Genetic testing patent dispute 23andme v.

Genetic testing patent dispute 23andme v.

A patent is a set of exclusive right related to an invention, granted to the inventor of the invention.  To be granted a patent in the United States an inventor must submit a patent application to the Unites States Patent and Trademark Office.  The patent application must demonstrate that the invention meets certain requirements.  The patent application must demonstrate that the invention is useful, new and not obvious.  If the United States Patent and Trademark Office grants the patent, then the inventor is granted the exclusive right to make, use and sell the invention in the Untied States for a period of time.  If someone other than the patent owner makes, uses or sells a patented invention in the United States before the patent has expired, that is considered patent infringement.  A patent owner can sue to stop patent infringement with an injunction and the patent owner can sue to recover damages for the patent infringement.

Genetics is a field of science which is growing rapidly.  Genes are complex molecules which instruct cells how to reproduce.  The study of genes gives doctors insight into how livings things work.  Studying the genes of a person can reveal many things about a person, like how tall they will grow, what color their eyes are, and what diseases they might suffer in the future.

While genetics has serious medical applications, there are some applications for entertainment.  Genes are passed down from parents to children.  Some companies have created large databases of genetic material and geographically grouped certain genetic traits by collecting genetic samples of people from around the planet.  Customers of these companies will submit their own genetic samples, submit the sample to the company and get a report of where in the world the customer’s ancestors have come from.  If a distant relative of the customer has also submitted genetic material to the company, than those relatives will appear on the report also.

Two companies which offer genetic testing for entertainment purposes are and 23andMe.  Ancestry started as a database for historical genealogy information gathered from public records in 1983. But, after 23andMe offered a genealogical gene testing product in 2007, Ancestry developed its own product. Both companies offer competing genealogical products which tell customers where their ancestors came from. By 2017, Ancestry’s product sales has eclipsed 23andMe’s sales.  Ancestry claims to have approximately 10 million customers for its gene testing service, and 23andMe claims to have approximately 5 million customers.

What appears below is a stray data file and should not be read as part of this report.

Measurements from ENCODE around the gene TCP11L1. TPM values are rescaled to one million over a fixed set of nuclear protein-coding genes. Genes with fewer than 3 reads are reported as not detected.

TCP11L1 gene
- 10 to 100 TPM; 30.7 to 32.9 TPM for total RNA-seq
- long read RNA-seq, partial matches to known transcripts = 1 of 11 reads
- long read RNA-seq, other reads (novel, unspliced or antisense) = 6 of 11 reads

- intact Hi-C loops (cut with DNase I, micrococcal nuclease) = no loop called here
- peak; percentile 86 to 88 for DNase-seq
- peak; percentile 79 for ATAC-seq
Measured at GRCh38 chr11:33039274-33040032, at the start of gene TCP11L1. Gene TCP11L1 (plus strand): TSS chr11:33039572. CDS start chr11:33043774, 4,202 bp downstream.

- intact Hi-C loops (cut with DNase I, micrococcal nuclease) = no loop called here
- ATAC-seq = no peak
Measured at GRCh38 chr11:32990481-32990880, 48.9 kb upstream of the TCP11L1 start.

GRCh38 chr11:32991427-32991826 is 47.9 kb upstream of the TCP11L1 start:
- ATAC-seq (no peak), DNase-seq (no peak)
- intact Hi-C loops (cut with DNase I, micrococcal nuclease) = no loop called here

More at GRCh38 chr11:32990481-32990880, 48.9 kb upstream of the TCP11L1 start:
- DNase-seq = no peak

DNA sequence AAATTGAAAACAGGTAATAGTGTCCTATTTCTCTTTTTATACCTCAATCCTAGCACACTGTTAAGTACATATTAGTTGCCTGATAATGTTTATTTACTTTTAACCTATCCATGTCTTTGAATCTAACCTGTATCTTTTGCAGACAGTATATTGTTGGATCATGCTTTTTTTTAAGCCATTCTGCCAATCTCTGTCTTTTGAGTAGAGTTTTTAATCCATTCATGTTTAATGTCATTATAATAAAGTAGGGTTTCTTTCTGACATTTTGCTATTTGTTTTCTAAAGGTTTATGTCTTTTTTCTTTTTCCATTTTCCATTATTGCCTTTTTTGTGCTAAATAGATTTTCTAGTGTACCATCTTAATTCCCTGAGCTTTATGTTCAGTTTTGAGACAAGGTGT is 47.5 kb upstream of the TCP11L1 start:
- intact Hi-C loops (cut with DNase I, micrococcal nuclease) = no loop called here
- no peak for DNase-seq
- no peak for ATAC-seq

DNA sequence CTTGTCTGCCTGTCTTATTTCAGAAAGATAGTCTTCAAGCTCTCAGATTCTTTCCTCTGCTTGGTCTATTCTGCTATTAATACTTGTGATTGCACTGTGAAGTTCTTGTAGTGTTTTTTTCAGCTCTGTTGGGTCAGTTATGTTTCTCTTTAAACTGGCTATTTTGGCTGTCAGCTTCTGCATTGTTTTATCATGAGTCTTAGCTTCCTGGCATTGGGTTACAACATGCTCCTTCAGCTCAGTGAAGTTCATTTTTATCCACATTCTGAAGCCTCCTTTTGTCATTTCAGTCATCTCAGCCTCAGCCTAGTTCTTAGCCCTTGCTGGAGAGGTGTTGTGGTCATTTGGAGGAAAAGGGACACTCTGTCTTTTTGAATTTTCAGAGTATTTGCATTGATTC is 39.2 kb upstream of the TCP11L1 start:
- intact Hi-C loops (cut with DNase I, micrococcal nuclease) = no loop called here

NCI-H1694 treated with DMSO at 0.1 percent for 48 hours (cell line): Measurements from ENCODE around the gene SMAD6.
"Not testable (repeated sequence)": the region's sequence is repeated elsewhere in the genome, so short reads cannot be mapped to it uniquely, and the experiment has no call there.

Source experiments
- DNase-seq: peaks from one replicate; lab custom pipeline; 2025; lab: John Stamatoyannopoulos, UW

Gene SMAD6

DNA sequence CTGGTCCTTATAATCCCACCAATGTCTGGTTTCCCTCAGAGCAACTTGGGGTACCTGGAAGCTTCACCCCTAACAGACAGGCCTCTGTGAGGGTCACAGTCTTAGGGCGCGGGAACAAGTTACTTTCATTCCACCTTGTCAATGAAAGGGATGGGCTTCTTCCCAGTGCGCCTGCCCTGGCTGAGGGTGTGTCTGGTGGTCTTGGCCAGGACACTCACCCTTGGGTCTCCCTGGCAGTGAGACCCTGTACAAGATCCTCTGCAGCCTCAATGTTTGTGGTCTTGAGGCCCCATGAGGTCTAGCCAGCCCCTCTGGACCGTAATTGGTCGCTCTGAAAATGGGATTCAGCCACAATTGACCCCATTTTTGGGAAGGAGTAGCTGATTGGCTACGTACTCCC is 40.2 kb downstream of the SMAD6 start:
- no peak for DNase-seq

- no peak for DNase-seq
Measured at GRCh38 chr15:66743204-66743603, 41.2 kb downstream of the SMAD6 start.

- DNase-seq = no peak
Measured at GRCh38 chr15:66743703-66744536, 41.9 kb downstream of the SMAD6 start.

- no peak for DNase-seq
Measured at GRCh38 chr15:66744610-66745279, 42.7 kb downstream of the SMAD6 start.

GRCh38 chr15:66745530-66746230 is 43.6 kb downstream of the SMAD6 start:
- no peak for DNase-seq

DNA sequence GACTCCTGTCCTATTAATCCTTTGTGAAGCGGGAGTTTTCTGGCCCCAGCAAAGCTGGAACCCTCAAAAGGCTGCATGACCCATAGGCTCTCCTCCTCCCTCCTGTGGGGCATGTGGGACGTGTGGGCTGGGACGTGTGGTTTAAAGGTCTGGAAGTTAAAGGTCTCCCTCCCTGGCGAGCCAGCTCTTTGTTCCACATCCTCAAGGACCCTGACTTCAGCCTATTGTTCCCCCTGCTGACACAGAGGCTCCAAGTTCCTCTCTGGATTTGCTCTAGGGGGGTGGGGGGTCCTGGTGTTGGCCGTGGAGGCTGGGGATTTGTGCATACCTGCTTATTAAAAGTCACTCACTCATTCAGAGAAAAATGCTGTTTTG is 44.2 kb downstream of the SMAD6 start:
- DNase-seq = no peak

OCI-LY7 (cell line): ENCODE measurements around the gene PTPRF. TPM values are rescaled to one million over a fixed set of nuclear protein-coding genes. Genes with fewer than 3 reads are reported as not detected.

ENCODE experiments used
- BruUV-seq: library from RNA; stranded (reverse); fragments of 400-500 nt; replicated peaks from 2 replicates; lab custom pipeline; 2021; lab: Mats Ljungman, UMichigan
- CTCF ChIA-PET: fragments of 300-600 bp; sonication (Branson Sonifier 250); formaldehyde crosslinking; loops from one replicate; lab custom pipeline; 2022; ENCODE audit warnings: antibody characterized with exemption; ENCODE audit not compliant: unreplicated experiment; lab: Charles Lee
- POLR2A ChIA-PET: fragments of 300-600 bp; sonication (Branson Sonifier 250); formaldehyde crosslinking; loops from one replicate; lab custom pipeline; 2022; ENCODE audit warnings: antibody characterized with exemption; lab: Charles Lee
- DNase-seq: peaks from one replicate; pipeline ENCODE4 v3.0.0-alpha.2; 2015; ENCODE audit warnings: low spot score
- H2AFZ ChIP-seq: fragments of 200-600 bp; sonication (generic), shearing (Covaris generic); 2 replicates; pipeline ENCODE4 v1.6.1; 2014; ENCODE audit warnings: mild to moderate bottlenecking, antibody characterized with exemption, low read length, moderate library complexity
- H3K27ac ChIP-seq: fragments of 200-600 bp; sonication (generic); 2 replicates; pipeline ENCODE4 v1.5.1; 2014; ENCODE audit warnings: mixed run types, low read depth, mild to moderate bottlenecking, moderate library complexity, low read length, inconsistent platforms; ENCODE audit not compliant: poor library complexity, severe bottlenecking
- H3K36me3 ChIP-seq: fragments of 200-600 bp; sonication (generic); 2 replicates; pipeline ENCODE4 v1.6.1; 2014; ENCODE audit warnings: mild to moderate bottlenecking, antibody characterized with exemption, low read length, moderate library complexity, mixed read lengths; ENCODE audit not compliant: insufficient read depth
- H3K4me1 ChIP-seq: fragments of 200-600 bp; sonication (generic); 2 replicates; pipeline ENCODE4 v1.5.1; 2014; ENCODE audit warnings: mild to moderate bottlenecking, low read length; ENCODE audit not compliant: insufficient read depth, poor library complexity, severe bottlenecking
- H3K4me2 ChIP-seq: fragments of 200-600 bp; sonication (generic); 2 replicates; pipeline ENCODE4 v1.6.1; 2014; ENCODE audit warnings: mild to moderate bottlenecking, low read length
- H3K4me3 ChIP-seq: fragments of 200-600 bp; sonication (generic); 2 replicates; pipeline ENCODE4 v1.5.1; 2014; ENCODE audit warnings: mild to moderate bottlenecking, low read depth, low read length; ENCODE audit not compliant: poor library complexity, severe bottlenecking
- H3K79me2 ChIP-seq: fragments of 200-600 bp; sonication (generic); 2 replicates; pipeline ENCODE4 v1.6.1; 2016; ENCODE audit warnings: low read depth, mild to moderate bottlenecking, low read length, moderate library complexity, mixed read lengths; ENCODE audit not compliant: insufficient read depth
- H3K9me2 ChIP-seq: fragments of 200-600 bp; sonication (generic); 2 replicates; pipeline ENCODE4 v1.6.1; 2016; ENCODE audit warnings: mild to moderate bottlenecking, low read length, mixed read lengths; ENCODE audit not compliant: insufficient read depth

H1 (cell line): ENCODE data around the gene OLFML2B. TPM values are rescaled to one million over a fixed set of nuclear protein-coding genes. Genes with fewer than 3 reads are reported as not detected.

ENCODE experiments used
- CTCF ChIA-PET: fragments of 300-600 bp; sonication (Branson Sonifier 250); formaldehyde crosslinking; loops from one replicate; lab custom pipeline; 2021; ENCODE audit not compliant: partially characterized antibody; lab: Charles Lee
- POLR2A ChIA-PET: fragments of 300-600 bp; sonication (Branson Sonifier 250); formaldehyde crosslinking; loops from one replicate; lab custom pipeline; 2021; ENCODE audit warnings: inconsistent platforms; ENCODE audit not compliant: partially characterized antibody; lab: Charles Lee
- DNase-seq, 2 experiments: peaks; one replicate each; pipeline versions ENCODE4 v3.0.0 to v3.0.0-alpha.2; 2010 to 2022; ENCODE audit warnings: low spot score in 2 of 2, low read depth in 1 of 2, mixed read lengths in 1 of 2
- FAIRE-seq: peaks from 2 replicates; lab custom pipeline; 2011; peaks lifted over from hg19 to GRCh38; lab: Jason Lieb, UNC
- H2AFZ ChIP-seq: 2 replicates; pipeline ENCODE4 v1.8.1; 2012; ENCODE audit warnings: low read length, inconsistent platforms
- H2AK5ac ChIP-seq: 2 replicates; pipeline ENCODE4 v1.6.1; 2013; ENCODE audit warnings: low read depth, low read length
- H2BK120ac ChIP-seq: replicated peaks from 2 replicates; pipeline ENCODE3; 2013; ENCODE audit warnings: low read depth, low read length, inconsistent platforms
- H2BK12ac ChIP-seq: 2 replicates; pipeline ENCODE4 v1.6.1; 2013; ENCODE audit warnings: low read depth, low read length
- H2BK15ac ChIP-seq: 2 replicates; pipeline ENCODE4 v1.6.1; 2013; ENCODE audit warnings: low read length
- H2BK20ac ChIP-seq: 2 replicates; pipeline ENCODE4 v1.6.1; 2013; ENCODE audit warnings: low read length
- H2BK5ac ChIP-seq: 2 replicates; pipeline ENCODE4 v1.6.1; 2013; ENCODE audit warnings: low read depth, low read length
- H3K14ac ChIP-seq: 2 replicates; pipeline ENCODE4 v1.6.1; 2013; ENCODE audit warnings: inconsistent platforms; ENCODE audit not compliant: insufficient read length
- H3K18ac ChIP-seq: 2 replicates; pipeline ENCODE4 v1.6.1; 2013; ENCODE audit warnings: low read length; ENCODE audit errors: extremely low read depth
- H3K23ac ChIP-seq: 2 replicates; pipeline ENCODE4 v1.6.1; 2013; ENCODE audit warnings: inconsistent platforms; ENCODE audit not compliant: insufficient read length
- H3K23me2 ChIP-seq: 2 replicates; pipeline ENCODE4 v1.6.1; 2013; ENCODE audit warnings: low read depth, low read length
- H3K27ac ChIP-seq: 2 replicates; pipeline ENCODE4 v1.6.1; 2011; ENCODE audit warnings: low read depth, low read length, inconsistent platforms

On May 11th 2018, in the District Court for the Northern District of California, 23andMe recently sued Ancestory for patent infringement 23andMe, Inc. v. DNA, LLC et al, 3:18-cv-02791 (2018).  In its complaint, 23andMe claims that Ancestory is infringing on US patent No. 8,463,554 which relates to finding relatives in a database.  The 554 patent describes a method of analyzing “identical by descent” regions of the genome and determining the degree to which two people in a database are related.

It is important to note that 23andMe is not claiming a patent on genes, but because genes are something which cannot be patented.  Instead 23andMe’s patent relates to organizing genetic information in a database in a way which recreates more accurate results.

Ancestory has not responded to the lawsuit yet, but it will be given the opportunity to answer.   Whomever wins this lawsuit would come out on top in the genealogical gene testing market.

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